RANDOLPH COUNTY, Mo. — Soybean and corn farmers have a new concern on the horizon according to University of Missouri weed scientists. The researchers have confirmed a population of waterhemp in north central Missouri is resistant to six different herbicides.

Waterhemp grows faster than most weeds and can greatly reduce a producer’s soybean or corn yields.

“It’s just another illustration of multiple resistance in Missouri in waterhemp,”  explained MU Plant Sciences Professor Kevin Bradley. “Which we’ve had three-way resistance, four-way resistance, even five which is very rare. But this one is, obviously, six-way resistance is nothing we’ve ever seen before.”

Bradley who is also the state Extension weed scientist said when he was first contacted a few years ago regarding this issue, waterhemp was not known to be resistant to the herbicide 2, 4-D. So the fact that farmers in the state located a possibly resilient strain fueled a need to identify exactly what the variety was resistant to.

After thorough examination, Bradley and his team discovered this particular population of waterhemp was immune to the following herbicides:

  • 2,4-D (herbicide site of action Group 4)
  • Atrazine (Group 5)
  • Chlorimuron (Group 2, Classic)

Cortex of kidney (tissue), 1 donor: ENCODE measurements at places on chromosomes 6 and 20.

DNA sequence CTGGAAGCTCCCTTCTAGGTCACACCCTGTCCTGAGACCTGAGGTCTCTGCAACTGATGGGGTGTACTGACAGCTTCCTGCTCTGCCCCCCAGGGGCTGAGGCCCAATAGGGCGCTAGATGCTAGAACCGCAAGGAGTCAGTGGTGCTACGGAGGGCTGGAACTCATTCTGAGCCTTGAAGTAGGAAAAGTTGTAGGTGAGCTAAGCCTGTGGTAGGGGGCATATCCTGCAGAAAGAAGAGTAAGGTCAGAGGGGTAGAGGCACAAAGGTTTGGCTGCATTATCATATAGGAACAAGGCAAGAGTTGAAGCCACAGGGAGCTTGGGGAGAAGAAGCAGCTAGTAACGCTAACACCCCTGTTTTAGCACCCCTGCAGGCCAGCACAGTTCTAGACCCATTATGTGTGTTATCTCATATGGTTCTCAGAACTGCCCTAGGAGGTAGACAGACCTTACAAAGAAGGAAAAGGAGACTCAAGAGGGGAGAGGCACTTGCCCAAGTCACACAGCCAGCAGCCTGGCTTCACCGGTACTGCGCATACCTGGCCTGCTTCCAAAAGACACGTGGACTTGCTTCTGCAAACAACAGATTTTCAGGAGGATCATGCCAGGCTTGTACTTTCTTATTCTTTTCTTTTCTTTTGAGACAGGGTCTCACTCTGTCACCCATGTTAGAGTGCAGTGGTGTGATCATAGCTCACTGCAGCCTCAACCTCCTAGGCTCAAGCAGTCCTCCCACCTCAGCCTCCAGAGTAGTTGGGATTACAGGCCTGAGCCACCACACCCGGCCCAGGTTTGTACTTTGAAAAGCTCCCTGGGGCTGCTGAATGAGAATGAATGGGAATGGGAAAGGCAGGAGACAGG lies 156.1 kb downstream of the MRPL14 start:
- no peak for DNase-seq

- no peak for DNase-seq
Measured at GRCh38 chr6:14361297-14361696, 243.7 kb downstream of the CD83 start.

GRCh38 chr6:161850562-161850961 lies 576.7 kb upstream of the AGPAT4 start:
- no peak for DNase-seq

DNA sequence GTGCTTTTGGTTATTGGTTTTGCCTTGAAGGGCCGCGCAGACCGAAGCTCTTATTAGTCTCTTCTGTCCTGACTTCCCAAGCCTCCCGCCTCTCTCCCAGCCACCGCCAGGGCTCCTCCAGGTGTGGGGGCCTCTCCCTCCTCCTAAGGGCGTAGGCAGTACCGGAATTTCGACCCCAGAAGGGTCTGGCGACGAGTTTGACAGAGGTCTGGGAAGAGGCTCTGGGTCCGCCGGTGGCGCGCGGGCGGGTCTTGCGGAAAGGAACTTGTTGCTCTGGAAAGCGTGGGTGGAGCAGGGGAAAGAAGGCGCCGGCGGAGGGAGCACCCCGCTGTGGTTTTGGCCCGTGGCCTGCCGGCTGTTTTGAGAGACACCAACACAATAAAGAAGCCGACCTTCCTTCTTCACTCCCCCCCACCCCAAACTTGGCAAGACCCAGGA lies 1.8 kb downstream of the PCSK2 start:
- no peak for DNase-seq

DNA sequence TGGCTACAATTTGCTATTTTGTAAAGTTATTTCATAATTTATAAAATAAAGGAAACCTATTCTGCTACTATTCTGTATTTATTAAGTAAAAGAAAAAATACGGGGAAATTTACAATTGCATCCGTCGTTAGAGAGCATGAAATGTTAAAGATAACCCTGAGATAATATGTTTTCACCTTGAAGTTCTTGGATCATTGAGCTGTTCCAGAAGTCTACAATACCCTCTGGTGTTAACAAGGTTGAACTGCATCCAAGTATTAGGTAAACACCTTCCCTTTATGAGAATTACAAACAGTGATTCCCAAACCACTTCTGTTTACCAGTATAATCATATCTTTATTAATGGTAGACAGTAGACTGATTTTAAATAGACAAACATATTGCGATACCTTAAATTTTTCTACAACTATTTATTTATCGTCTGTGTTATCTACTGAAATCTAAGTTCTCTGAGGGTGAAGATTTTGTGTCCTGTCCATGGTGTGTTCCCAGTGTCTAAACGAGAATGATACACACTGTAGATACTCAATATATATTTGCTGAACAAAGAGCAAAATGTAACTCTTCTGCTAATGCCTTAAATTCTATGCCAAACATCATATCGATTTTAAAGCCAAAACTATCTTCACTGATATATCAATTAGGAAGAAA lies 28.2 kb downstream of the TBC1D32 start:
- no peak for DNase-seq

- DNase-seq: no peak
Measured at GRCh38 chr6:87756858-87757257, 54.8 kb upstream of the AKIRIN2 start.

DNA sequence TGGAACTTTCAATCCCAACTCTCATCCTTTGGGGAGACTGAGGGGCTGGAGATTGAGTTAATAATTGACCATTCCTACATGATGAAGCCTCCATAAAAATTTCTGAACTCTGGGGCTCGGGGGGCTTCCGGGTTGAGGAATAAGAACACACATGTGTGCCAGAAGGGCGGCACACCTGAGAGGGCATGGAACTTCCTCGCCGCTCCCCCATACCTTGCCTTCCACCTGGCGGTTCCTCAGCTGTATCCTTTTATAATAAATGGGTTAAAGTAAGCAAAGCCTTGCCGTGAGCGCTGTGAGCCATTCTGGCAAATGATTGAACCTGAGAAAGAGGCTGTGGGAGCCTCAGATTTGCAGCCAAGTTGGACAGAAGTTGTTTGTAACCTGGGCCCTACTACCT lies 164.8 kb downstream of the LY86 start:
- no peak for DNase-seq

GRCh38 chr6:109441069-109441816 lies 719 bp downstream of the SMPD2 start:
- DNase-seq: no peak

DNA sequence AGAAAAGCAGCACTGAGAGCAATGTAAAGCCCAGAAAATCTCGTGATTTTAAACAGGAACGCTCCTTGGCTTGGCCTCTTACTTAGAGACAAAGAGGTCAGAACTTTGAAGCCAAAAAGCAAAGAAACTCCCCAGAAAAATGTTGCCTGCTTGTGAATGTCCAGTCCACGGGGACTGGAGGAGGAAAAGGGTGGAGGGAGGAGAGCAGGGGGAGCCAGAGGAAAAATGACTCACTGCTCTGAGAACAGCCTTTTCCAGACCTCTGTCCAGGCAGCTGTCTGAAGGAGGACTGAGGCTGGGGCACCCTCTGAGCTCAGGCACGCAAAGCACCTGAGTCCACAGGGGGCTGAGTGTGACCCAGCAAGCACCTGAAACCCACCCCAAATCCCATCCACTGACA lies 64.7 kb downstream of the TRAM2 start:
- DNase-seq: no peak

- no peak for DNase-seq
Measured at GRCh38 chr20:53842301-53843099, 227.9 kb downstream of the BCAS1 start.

• Fomesafen (Group 14, Flexstar, Reflex)
  • Glyphosate (Group 13, Roundup)
  • Mesotrione (Group 27, Balance Flexx)

The team of weed scientists are not worried about this type of waterhemp spreading by seed, but rather they are concerned about it spreading by pollen.

“As long as there’s no seedhead ever produced, no plants that survive, then we can reduce this situation and control it,” Bradley said. “So that’s what we’re shooting for. You just have to have clean fields.”

At this point, Bradley said his team is encouraging producers to consider all available cultural and chemical practices. These options could go along way in preventing further six-way resistant waterhemp from spreading.

“We could use alternative herbicides to which this is not resistant,” Bradley said. “And we can use cultural practices like cover crops and things like that. Really where you get the best control is where those two things happen together.”

Bradley said two products that are not currently showing resistance include LibertyLink and Dicamba.